When he began working on "Revolution Song" six years ago, "I thought I was doing history," Russell tells us. "I thought these things were long ago settled. I didn't think I would be living in a time when freedom of the press, freedom of religion and freedom of speech would be even debatable or under attack."

"The intertwined stories of "Revolution Song" give a sense of how far-reaching a phenomenon the War of Independence was," wrote a book reviewer  in the New York Times

#160 The Good News About Drones: Mehdi Salehi

Do a Google search of drones, and scary headlines pop up instantly. "Dangerous Drones Invade Protected Airspace Daily," says one. While others talk about "spooky, scary" drones that invade privacy; get in the way of firefighters, or lead to new types of warfare.

These concerns are real, but there are also many constructive use for drones that save livesmake cities safer and boost the economy.

"Wherever there's a problem, I'm pretty sure you can find a use to overcome that problem utilizing drones," says our guest, Mehdi Salehi of the Parsons School of Design. His company, Drone Labs, specializes in drone design, R&D, data collection and analysis.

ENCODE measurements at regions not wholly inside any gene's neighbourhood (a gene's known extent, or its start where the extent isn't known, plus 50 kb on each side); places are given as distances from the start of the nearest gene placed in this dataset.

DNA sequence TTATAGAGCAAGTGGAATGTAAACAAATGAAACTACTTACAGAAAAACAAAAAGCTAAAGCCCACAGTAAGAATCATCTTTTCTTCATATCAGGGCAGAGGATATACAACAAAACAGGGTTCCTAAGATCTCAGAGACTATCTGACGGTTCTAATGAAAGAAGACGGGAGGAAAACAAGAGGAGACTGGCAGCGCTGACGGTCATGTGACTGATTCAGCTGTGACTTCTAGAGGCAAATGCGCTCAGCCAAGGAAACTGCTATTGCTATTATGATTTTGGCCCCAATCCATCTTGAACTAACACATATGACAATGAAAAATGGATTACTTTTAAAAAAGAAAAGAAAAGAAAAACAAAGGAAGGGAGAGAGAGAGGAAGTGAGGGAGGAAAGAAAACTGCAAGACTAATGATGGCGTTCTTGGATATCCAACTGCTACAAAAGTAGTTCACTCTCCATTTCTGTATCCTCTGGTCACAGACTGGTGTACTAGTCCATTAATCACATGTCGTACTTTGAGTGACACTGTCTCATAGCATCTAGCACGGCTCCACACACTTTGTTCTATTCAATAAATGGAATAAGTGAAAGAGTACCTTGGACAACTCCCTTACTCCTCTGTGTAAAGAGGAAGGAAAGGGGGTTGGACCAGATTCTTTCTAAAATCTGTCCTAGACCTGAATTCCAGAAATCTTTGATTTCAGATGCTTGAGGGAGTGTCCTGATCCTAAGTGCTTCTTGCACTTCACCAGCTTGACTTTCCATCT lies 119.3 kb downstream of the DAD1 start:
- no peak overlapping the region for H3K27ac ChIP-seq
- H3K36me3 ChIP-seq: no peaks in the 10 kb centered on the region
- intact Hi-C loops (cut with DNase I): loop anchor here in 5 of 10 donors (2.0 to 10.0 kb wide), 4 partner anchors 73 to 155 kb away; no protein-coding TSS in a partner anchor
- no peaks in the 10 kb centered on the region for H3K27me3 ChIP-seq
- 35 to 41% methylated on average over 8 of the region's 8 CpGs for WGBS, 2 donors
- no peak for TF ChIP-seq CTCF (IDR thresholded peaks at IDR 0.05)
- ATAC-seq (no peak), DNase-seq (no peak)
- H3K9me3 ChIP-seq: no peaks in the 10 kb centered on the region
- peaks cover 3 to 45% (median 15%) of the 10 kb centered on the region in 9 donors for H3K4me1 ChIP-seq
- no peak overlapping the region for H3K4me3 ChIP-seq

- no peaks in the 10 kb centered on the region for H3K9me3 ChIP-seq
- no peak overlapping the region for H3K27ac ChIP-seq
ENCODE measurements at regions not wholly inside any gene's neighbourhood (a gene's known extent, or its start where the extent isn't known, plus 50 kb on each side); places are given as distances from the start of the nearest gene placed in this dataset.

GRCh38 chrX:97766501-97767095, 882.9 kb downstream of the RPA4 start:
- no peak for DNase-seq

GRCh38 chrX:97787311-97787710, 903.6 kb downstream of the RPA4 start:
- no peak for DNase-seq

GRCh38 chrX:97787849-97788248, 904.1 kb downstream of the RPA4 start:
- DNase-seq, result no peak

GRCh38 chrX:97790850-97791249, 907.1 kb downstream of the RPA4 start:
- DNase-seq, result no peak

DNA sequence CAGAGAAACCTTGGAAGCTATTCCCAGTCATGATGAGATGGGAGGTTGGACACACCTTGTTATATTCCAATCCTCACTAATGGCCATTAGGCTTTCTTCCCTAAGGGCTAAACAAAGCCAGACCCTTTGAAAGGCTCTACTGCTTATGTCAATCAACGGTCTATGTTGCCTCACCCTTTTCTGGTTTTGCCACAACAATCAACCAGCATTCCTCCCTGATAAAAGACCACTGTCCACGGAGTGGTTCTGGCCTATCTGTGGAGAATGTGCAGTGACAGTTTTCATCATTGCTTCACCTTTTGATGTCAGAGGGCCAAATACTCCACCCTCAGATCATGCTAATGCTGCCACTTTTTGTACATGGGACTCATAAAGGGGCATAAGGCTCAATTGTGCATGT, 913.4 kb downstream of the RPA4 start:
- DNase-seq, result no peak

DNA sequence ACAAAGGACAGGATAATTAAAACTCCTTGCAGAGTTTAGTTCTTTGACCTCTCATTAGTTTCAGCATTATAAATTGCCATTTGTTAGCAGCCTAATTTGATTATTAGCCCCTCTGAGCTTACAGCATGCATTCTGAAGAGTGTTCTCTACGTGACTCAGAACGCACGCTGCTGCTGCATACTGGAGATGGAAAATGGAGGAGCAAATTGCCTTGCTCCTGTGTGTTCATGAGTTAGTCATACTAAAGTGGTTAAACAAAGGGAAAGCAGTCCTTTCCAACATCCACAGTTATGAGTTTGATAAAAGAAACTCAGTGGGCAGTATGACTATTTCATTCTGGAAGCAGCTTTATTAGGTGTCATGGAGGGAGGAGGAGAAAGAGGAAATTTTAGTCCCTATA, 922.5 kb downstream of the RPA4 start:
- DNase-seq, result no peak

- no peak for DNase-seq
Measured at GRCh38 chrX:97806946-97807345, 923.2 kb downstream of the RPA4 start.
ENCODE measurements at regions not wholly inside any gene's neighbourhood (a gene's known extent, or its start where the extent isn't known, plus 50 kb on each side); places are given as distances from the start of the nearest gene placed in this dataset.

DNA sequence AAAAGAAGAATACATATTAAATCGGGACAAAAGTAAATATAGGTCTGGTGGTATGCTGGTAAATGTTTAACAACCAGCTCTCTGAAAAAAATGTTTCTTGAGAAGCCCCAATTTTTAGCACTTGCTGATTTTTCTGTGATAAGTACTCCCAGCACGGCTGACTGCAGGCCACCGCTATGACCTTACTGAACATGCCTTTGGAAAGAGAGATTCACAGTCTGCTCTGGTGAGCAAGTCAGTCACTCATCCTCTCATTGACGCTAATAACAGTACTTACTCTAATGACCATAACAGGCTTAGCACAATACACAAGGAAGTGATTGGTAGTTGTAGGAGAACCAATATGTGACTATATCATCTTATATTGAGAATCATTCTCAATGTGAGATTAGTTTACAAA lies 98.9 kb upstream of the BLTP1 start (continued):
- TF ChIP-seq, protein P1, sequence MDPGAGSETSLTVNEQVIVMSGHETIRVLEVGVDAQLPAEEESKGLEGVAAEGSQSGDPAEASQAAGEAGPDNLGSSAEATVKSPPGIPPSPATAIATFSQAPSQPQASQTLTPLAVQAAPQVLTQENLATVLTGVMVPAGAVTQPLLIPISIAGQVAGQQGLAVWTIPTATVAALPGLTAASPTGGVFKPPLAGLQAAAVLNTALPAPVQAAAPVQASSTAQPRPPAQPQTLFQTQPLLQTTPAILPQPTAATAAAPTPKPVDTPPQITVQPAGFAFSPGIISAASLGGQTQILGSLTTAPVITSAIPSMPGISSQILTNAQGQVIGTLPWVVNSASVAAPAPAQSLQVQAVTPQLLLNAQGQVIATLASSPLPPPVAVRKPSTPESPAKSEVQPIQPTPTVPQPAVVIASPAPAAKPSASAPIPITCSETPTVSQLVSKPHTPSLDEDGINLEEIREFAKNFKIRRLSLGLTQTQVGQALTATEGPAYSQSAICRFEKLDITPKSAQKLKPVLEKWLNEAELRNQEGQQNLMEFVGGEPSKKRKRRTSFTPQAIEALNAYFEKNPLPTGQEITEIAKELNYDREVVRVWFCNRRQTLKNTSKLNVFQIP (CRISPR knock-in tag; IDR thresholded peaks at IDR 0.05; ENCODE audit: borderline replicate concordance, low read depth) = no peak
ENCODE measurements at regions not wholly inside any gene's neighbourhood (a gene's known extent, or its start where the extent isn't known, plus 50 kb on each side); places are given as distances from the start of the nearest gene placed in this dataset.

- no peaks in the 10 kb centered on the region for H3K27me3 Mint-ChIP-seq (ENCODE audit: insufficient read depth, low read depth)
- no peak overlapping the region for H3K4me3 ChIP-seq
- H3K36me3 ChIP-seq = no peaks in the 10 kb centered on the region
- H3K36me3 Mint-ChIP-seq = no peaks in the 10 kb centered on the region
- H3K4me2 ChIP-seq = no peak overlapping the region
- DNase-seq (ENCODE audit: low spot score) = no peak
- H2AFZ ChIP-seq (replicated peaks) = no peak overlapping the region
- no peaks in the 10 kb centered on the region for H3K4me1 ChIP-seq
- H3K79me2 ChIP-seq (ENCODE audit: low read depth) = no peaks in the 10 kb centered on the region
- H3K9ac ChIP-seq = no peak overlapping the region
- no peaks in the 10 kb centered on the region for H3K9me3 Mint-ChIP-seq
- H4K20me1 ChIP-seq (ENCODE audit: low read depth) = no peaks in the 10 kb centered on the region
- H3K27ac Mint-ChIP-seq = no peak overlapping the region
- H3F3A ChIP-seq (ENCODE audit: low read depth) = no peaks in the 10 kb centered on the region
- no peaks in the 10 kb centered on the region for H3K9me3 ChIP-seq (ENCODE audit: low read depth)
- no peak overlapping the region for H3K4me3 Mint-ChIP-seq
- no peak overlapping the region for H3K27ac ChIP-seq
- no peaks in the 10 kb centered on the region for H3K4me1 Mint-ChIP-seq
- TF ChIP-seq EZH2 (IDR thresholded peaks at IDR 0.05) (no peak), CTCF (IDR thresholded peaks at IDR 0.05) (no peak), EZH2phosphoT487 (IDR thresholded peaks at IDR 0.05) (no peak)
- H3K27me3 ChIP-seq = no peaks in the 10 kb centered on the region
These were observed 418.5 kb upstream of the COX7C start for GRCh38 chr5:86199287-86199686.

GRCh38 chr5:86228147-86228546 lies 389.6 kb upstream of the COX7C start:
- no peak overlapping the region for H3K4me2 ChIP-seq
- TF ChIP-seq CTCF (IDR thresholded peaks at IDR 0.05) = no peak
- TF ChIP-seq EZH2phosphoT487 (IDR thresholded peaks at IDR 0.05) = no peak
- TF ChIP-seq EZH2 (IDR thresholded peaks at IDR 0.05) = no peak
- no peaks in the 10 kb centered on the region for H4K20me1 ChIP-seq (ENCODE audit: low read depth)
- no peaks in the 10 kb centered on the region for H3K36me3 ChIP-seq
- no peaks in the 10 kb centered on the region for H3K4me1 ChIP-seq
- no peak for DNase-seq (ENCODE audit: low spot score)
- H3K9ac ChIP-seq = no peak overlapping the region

Mehdi draws on his own experience as a refugee "leaving Afghanistan, going to Europe and then coming to New York" to build on a lifelong fascination with flight. "I've always believed that you can utilize this technology for good," he tells us in this episode.

Drone technology is rapidly improving. Artificial Intelligence, or machine learning, will lead to many new breakthroughs in the near future. Among the civilian applications that we discuss: 

  • Using drones to help first responders in flood, fire and other natural disasters.
  •  Inspections of high-rise buildings and wind turbines.
  • Tracking refugees in flimsy boats and rafts, who are in danger of drowning before rescuers can get close.

#159 Blockchain: The Next Big Thing? Dan Patterson

Blockchain technology was created a decade ago as a new kind of database for the digital currency, Bitcoin. Within the next ten years, it may transform the internet. 

Today, the blockchain is emerging into a business of its own with many different potential applications. 

Information can be stored and transferred by networks of computers without a central system being in charge. No single large entity can abuse or lose control of the data. Industries, governments and other institutions are investing in blockchain technology to share unique digital records and transactions in a decentralized way that is really hard to hack.